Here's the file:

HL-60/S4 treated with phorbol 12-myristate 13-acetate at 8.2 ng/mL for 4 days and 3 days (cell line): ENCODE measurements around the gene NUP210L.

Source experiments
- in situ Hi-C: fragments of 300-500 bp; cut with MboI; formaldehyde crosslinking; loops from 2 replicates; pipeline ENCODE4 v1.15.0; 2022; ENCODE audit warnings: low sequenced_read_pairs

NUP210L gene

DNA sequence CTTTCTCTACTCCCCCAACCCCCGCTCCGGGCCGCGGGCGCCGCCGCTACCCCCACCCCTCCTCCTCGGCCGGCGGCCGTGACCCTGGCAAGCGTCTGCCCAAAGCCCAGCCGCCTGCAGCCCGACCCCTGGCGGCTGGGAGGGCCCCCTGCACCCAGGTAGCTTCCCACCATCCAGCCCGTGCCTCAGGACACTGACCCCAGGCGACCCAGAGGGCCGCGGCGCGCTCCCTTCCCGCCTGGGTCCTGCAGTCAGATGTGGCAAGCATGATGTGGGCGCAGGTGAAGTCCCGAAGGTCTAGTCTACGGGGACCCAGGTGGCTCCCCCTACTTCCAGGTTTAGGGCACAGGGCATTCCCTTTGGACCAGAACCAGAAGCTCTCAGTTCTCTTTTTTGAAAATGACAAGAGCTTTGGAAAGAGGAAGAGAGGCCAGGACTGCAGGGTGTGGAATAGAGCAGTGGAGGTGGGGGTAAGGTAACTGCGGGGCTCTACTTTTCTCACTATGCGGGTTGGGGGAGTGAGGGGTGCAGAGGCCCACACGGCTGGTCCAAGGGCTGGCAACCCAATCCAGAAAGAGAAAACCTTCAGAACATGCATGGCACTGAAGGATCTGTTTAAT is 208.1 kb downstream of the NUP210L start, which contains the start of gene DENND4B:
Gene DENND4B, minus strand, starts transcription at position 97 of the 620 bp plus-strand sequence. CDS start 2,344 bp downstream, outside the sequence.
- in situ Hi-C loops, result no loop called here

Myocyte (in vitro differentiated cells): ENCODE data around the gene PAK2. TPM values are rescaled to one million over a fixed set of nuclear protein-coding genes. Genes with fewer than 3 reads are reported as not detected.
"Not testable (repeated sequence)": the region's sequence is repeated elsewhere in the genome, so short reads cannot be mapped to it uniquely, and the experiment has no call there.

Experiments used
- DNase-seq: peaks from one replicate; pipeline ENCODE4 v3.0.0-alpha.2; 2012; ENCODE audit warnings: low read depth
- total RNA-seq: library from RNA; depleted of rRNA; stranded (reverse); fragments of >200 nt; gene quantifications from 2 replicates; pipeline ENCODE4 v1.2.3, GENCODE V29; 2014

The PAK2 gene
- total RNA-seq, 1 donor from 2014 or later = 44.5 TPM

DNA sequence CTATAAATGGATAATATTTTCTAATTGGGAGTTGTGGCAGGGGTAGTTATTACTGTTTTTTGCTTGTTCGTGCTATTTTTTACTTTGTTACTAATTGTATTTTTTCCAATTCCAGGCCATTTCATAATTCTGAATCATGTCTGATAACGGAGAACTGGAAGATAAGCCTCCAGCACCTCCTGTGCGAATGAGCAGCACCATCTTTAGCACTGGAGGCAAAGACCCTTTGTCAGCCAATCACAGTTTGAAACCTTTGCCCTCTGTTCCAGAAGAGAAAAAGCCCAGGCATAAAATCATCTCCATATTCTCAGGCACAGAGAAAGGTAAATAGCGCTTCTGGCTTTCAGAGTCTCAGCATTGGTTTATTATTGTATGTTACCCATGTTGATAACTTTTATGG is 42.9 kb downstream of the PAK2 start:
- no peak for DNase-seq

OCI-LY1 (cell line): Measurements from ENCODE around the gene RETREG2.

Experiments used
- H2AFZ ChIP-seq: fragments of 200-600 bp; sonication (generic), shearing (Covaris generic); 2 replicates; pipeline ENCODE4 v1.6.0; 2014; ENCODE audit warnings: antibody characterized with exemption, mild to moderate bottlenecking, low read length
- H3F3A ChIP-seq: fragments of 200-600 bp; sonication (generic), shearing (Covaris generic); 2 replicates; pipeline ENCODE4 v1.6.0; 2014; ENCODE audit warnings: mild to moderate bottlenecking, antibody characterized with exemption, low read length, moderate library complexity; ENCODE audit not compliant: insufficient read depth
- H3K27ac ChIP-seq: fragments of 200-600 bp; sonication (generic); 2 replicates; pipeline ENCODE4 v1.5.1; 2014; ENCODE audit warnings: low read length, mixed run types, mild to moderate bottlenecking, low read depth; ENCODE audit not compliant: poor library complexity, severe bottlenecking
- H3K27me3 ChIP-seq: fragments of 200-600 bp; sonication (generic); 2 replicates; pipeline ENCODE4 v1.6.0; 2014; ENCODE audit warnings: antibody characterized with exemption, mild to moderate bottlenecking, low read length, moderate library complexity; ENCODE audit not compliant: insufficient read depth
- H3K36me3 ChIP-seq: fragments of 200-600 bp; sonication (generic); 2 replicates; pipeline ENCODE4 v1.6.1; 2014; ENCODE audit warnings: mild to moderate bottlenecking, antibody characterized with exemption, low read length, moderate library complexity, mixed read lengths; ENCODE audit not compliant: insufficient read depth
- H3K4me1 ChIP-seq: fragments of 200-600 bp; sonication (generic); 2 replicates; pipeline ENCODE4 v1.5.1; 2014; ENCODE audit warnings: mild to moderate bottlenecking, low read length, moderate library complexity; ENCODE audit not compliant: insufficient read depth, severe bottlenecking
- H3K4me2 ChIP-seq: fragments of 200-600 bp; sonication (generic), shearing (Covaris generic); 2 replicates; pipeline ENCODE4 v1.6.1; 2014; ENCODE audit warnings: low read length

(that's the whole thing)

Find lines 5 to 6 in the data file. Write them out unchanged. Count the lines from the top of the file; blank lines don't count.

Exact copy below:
DNA sequence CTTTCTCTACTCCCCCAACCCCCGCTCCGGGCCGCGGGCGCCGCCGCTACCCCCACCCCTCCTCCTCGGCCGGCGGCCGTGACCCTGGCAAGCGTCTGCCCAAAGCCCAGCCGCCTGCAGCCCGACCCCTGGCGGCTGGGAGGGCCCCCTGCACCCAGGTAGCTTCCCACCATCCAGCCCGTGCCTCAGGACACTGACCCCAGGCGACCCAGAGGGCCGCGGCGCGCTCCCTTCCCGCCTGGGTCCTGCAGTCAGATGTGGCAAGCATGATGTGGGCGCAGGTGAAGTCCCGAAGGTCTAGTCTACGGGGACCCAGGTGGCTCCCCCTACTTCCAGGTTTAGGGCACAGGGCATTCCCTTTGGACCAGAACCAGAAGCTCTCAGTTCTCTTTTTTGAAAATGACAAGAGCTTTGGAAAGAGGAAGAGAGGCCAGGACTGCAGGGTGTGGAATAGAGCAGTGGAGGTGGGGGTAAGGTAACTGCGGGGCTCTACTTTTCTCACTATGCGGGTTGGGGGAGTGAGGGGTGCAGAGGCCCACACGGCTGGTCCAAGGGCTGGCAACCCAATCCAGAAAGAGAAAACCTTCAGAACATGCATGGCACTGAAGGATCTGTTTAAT is 208.1 kb downstream of the NUP210L start, which contains the start of gene DENND4B:
Gene DENND4B, minus strand, starts transcription at position 97 of the 620 bp plus-strand sequence. CDS start 2,344 bp downstream, outside the sequence.